» Monday, October 13, 2008


Asked for details on the conference the Prime Minister referred to in his speech this morning, the Prime Minister s Spokesman (PMS) replied that the Prime Minister s view was that it would be a good idea for world leaders to get together, however it will be important that when they do get together they had something of substance to discuss. We were now clearly in a position where most of the major economies had announced, or were in the process of announcing what immediate action they were taking to deal with the financial situation. Therefore were world leaders to get together, the sensible thing from the Prime Minister s point of view was for them to discuss how we now move forward and how reform the international financial system to make it relevant for the conditions we faced in the 21st Century. That was why he said this morning that there was a case for considering something similar to the Bretton Woods conference that took place in the 1940s. We were in discussion with our international partners, the G7 and other partners, as to when and where such a conference might take place.

Asked if we were anticipating a G7 leaders meeting this weekend, the PMS replied that there was a meeting of G7 Finance Ministers on Saturday, and most of the G7 countries had now announced significant action that was being taken in relation to immediate issues. Clearly if we were to have a meeting to discuss Bretton Woods, this would require some preparation.

Asked if the Prime Minister would be taking any proposals to the European Council, or a report of how our experiences had gone down, the PMS replied that we might be able to say more about the EU Summit tomorrow. Clearly they would want to have a discussion about the current situation following on from the discussion that took place yesterday in Paris for those member states that were there. But in the Prime Minister s view this was also an opportunity to have a discussion about some of the issues that he discussed in his speech this morning around what the future reforms of the international financial system might be.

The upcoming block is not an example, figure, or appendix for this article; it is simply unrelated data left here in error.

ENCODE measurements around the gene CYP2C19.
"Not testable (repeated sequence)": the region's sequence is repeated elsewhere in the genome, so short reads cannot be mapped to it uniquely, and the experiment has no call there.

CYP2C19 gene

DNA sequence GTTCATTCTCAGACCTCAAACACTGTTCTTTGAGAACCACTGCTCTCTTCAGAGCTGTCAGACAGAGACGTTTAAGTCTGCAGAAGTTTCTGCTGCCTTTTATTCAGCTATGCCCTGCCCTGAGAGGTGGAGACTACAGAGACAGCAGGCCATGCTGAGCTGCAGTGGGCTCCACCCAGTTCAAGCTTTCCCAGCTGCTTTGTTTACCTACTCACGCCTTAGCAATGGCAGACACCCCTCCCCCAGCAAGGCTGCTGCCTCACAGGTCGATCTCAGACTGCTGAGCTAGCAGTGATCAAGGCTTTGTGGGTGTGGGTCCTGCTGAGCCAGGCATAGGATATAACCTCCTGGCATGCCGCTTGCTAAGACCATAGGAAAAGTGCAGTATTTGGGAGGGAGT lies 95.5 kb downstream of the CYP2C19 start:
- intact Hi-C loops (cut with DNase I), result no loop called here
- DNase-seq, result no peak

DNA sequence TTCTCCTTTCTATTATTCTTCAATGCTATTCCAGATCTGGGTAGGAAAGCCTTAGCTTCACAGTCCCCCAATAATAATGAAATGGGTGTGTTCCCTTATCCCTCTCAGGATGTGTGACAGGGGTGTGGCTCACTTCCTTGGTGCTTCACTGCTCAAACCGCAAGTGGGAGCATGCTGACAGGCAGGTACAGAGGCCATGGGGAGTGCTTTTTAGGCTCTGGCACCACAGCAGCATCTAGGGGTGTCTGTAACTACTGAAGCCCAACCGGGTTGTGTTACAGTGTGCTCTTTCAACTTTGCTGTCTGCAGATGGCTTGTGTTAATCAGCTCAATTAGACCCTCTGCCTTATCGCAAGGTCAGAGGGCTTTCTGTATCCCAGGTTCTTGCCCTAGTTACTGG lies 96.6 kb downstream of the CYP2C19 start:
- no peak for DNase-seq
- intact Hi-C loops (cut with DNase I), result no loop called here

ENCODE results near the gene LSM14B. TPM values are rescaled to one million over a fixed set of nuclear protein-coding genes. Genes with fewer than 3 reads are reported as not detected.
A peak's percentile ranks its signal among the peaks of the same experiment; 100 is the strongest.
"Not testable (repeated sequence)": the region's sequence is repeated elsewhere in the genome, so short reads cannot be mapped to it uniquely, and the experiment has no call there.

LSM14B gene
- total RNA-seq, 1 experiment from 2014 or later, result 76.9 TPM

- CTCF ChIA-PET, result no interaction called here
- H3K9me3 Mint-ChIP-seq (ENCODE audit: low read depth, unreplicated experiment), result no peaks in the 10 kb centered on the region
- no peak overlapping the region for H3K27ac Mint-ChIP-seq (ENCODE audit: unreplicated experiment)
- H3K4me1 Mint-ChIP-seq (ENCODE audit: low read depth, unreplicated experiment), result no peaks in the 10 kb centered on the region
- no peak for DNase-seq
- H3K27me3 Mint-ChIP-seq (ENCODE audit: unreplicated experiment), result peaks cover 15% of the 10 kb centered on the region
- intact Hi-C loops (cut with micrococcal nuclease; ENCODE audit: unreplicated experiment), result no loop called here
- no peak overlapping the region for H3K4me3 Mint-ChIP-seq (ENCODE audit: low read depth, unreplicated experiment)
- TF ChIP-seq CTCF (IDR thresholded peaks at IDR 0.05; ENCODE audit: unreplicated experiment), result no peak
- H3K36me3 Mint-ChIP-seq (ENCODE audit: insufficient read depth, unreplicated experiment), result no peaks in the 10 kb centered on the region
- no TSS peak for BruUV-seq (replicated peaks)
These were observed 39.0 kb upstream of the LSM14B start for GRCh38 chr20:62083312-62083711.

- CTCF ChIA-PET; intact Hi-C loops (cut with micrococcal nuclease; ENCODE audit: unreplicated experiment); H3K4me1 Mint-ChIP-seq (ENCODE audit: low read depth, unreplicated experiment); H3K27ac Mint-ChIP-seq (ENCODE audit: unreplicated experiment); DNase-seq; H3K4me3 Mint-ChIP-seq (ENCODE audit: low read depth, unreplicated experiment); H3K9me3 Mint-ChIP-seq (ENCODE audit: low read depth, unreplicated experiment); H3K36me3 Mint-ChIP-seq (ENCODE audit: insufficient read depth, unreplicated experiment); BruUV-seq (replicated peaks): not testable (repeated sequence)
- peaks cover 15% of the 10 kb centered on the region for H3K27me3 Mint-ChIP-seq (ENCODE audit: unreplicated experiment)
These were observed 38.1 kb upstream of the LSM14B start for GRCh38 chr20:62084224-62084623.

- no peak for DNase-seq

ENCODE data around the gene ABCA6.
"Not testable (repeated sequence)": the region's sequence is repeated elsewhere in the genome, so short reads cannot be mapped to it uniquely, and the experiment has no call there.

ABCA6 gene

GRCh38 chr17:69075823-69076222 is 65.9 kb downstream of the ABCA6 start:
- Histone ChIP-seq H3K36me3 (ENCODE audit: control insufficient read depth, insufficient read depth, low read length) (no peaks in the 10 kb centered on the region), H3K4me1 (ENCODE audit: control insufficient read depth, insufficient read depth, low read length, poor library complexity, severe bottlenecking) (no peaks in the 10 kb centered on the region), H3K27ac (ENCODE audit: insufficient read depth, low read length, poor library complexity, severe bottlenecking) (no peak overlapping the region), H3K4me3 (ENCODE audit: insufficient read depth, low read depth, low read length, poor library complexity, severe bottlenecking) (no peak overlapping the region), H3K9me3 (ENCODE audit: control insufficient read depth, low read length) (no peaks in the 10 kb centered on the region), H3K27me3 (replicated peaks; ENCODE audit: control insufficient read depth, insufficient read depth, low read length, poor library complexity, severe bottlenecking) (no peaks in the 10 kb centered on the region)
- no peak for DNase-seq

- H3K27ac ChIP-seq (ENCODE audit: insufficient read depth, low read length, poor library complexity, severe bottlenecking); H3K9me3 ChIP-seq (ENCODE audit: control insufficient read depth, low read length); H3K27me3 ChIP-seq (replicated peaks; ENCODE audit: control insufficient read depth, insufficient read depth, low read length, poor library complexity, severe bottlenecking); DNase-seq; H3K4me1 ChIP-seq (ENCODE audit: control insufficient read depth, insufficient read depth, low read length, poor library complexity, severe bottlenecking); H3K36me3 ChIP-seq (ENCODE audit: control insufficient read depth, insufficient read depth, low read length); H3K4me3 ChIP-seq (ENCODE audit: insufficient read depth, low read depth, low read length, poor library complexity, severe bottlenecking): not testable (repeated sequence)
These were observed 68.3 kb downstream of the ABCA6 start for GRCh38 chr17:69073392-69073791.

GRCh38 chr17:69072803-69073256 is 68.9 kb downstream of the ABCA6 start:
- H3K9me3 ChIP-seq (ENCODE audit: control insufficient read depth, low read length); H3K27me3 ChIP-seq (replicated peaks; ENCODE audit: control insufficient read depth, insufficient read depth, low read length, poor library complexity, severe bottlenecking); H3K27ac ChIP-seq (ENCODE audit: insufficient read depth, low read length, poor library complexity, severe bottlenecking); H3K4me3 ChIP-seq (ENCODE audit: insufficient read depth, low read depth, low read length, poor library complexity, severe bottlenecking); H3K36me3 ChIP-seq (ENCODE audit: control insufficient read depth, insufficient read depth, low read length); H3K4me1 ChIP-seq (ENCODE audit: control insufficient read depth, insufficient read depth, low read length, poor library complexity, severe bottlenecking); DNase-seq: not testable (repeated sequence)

Asked if any timeframe had been put on how long these banks might be partially nationalised, the PMS replied that the Chancellor answered that comprehensively this morning, and there was nothing further to add. The Government was not in the business of owning and controlling banks on a long-term basis, but we would take whatever action we needed in order to maintain the stability of our financial system.

Asked further about the European Council, the PMS Spokesman replied that he was sure there would be discussion about all of these issues. One particular issue that the Prime Minister thought should be implemented immediately was the idea of a college of regulators, and rather than having a single global regulator that would involve regulators in relation to individual financial institutions getting together, meeting regularly, exchanging information, and looking at institutions on a global basis.

Put that the British Bankers Association had asked the Culture Committee to investigate the alleged links to the BBC, and in particularly to Robert Peston, and asked if the Prime Minister was sympathetic to this, the PMS replied that this was a matter for the Financial Services Authority (FSA) to decide to consider what action if any they proposed to take.

Put that this was specifically about the BBC being a publicly funded organisation who should not be making announcements ahead of official announcements and causing damage to the economy, the PMS replied that there were well established Stock Exchange rules in relation to the publication of information in relation to publicly traded companies, and it was really a matter for the FSA to consider what if any action they felt it was necessary to take at the moment.

original source.

Briefing took place at 16:45 | Search for related news

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